If you have never heard of the roughly 2,000 member North Fork Rancheria of Mono Indians, than I can assure you that you are not a member of the State Legislature.   Last year Governor Brown signed a gaming compact with this tribe, which is up for ratification by the legislature in-short order.

In March of 2000, voters by nearly a two-thirds margin approved Prop. 1A.  In doing so voters passed an initiative which, according to the Attorney General’s summary: “Modifies existing gambling prohibitions to authorize Governor to negotiate compacts with federally recognized Indian tribes, subject to legislative ratification, for operation of slot machines, lottery games, and banking and percentage card games on Indian lands.”

Nearly 60 tribes were immediate beneficiaries of Prop. 1A, and more tribes have benefitted from it since then.  Indian casinos proliferate California, from the Elk Valley Casino in Crescent City to the Red Earth Casino in Imperial County.  By my count there are opportunities to gamble your money away (or win big) at Indian casinos in 27 counties.

The idea, of course, is that gaming generates revenue, which helps the members of Indian tribes (a traditionally economically challenged group), and then there are gaming proceeds that enhance the state’s coffers as well.

Enter the North Fork Tribe. In the 1960’s the tribe was terminated as a result of an act of Congress.  In 1983 through litigation North Fork regained their status as a tribe, but they were “landless” because their lands had been distributed (there is a family within their tribe who individually owns some of their ancestral land, but that family cannot be compelled to give it up).  Fortunately for the North Fork Tribe, the Indian Gaming Regulatory Act sets forth a process for such “landless” tribes to acquire future lands in trust that would qualify for gaming – a very arduous, lengthy process, requiring a historical connection to the site, support from the local community, and approval from the state’s Governor.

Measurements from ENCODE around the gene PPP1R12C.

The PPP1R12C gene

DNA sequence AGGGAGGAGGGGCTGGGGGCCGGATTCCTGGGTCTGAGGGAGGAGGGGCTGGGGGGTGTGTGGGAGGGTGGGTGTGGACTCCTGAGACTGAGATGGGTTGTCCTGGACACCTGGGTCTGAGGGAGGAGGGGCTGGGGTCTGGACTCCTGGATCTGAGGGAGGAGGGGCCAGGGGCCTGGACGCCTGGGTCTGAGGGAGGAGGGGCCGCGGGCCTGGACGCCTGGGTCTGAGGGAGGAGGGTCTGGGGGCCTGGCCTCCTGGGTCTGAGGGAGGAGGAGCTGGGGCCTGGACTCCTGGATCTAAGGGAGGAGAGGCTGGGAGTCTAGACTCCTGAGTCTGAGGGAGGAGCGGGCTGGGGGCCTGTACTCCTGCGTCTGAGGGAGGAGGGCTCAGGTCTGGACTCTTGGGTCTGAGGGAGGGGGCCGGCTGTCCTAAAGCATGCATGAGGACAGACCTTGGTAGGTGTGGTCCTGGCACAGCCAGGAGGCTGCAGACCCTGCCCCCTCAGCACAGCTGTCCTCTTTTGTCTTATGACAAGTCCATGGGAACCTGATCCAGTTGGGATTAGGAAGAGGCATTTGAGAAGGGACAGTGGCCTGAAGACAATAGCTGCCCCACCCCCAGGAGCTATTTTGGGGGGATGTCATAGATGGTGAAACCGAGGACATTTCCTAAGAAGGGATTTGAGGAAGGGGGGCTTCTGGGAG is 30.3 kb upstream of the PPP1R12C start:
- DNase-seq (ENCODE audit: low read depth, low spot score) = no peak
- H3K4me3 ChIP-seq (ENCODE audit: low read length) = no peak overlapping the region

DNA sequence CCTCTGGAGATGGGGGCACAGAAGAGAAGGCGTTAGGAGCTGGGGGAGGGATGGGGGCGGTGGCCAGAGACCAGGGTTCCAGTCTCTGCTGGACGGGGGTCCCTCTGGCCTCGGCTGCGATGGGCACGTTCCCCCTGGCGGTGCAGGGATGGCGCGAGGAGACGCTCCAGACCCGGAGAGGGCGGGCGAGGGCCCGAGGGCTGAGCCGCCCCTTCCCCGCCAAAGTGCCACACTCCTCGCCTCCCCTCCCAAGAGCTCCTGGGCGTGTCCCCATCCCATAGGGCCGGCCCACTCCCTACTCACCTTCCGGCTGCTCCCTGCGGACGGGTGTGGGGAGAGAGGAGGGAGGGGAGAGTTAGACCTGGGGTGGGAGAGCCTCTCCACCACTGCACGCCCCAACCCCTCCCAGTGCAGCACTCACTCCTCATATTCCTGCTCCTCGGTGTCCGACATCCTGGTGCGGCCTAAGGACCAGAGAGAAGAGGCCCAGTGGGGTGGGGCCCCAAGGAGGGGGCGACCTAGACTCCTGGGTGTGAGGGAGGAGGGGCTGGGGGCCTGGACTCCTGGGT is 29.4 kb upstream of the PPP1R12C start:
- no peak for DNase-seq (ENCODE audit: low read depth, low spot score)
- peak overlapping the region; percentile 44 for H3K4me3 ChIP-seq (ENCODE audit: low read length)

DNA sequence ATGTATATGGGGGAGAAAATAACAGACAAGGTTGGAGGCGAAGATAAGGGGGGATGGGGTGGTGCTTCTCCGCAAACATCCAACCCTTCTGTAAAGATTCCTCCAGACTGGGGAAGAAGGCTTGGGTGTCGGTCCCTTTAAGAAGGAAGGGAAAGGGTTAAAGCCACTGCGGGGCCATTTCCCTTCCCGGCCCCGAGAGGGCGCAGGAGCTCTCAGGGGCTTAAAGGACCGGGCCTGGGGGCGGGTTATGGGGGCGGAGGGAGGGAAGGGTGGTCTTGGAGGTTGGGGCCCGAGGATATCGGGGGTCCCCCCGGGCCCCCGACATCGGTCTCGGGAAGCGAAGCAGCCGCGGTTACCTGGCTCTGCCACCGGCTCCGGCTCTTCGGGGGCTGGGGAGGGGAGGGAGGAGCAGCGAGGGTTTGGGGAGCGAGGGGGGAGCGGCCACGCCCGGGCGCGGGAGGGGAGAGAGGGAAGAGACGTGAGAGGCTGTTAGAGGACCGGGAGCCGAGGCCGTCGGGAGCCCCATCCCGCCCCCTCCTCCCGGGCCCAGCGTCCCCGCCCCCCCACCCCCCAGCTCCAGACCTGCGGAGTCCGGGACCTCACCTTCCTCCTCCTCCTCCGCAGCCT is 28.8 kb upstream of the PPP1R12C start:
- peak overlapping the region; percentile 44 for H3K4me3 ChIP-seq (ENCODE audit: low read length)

Fast-forward into this millennium, and the North Fork Tribe begins this process, starting with the acquisition of land in nearby Madera County, and starts through the vigorous federal approval process, and ultimately, despite vigorous opposition from other tribes – after nearly a decade – last year the U.S. Department of the Interior, with the concurrence of Governor Brown, placed this 305 acre parcel in Madera County, right off of Highway 99, into trust for North Folk – it was now tribal land, and eligible to be the site for a gaming casino.

Governor Brown signs a compact with North Folk, similar to those already signed with other tribes, laying out the details of the casino, funding for local infrastructure, and tithing to the Tribal Nations Grant Fund (for other tribes that do not have gaming).   Worthy of mention is that part of this compact makes accommodation for sharing a portion of gaming profits with another tribe, the Wiyots, whose reservation is on the coast of Humboldt County.  It was a priority for some that this pristine area not be developed, and in return for not putting gaming on their own land, the Wiyot’s will share in the profits of the North Fork casino.

Note: Indian Tribes, under federal law, can have gaming on their tribal lands without any compact with the state in which they reside.  But by having a compact, it increases the types of gambling that is permitted.

It may not surprise you that there is hearty opposition to the ratification from other tribes. Locally you have tribes who aren’t interested in having North Folk come in and provide competition that will cut into their profits.  One tribe in particular, the Picayune Rancheria of Chukchansi Indians, who own a resort and casino not too far from the North Fork site, was very vocal in its opposition throughout the federal approval process.  Interestingly, the Picayune Rancheria invested in a major expansion of their casino in the latter part of the last decade.  But at the time there had been considerable press about the North Folk application.  In essence, the Pacayune Tribe did a little gambling of their own.